"Our children are our No. 1 asset, who we are ultimately gets passed down through our children; without their well-being, our culture dies, our language dies," Talachy said.

Currently the court is only hearing cases in Bernalillo County, but the judges hope to expand it statewide in the coming years.


Source: Meeting the needs of Native kids through new court

Oklahoma Bar Journal Article on the Constitutionality of #ICWA

Turtle Talk Blog

by Matthew L.M. Fletcher

Whatever one believes about Native Americans as a racial archetype, however, is not relevant to an adequate under-standing of Indian status as a legal phenomenon. Judge O’Connor and others fail to grasp that concept. 
By Austin Vance, starting on page 12, here.


Generation Removed

Did you know?

Did you know?


Help in available!

Help in available!
1-844-7NATIVE (click photo)

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Diane Tells His Name

Please support NARF

Indian Country is under attack. Native tribes and people are fighting hard for justice. There is need for legal assistance across Indian Country, and NARF is doing as much as we can. With your help, we have fought for 48 years and we continue to fight.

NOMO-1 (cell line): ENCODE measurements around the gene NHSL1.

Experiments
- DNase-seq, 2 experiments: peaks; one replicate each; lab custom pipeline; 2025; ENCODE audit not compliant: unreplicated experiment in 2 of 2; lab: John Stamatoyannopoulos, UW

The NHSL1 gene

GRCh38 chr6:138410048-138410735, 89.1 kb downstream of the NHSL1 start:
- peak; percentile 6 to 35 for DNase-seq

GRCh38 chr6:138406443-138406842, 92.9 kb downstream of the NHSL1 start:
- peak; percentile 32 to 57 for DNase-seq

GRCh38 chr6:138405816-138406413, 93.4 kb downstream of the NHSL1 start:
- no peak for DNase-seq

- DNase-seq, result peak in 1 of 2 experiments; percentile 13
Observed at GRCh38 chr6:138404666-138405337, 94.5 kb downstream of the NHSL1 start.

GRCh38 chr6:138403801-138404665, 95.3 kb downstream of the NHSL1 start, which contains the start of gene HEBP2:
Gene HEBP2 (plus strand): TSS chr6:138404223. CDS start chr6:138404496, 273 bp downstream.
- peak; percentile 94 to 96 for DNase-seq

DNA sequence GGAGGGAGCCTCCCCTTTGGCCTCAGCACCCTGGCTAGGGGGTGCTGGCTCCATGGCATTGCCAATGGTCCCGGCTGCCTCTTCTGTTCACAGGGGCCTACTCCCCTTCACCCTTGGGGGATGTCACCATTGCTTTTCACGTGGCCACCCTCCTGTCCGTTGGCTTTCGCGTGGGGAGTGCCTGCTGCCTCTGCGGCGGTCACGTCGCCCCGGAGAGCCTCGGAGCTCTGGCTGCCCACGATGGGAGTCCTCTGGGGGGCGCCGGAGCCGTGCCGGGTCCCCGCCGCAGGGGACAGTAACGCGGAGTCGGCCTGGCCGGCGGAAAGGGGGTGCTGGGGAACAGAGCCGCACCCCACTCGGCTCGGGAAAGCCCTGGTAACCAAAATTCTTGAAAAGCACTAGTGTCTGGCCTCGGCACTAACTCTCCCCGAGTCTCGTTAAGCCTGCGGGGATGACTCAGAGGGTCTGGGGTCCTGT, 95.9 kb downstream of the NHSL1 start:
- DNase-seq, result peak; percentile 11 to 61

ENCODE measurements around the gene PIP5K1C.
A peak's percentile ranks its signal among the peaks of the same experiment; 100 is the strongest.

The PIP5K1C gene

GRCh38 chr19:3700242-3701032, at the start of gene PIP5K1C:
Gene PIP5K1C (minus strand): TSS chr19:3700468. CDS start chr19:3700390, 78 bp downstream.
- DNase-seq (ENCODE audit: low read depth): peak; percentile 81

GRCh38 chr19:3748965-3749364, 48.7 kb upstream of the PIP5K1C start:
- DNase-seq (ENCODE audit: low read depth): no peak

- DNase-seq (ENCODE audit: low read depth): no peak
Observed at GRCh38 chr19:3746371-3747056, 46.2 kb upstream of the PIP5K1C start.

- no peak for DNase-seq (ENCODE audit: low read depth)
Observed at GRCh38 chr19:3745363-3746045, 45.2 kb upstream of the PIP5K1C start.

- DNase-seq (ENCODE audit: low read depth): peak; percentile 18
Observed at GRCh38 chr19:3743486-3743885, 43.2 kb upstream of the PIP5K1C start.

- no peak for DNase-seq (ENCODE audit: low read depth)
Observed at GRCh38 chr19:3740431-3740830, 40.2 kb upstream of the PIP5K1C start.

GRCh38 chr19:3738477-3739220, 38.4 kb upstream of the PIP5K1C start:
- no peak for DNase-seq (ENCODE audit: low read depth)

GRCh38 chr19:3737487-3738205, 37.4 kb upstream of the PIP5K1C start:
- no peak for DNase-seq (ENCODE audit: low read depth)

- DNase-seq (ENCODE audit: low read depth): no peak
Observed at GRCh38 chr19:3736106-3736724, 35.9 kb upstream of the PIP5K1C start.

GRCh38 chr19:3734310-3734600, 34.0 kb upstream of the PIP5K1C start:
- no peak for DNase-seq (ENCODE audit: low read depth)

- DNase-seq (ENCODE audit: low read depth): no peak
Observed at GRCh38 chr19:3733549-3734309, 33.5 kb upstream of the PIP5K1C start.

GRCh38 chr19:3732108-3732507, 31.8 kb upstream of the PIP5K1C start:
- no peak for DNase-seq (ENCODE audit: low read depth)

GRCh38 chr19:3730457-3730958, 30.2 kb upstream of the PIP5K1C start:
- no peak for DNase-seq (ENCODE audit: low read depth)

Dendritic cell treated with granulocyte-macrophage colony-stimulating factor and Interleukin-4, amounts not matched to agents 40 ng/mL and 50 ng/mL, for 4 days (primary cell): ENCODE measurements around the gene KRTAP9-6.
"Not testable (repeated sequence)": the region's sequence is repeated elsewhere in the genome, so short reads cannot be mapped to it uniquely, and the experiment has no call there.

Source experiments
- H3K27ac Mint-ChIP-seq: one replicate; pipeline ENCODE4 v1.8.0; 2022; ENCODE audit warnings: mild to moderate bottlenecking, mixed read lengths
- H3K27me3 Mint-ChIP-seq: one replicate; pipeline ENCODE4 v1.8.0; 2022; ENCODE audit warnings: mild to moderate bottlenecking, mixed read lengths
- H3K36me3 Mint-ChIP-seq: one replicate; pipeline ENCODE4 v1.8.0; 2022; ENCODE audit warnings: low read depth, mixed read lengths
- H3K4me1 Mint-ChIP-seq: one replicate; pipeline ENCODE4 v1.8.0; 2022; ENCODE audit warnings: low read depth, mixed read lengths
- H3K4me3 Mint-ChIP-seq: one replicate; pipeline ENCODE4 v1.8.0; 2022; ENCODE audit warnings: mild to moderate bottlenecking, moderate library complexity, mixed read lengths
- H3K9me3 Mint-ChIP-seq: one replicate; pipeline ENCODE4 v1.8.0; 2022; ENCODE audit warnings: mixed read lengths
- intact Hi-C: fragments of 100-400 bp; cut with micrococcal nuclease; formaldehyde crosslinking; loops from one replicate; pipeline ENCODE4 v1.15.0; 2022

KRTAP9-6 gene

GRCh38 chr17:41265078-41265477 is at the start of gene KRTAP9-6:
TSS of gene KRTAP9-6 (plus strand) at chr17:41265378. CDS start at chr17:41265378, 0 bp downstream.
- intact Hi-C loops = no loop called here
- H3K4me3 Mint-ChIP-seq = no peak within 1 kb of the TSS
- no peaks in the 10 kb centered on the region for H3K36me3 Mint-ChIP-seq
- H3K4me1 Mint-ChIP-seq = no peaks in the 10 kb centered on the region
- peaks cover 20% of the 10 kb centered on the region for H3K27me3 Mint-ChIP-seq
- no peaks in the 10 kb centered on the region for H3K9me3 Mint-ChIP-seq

It is hard to understand the extent of the attacks on Indian Country. We are sending a short series of emails this month with a few examples of attacks that are happening across Indian Country and how we are standing firm for justice.

Today, we look at recent effort to undo laws put in place to protect Native American children and families. All children deserve to be raised by loving families and communities. In the 1970s, Congress realized that state agencies and courts were disproportionately removing American Indian and Alaska Native children from their families. Often these devastating removals were due to an inability or unwillingness to understand Native cultures, where family is defined broadly and raising children is a shared responsibility. To stop these destructive practices, Congress passed the Indian Child Welfare Act (ICWA).

After forty years, ICWA has proven to be largely successful and many states have passed their own ICWAs. This success, however, is now being challenged by large, well-financed opponents who are actively and aggressively seeking to undermine ICWA’s protections for Native children. We are seeing lawsuits across the United States that challenge ICWA’s protections. NARF is working with partners to defend the rights of Native children and families.

Indian Country is under attack. We need you. Please join the ranks of Modern Day Warriors. Please donate today to help Native people protect their rights.

where were you adopted?

where were you adopted?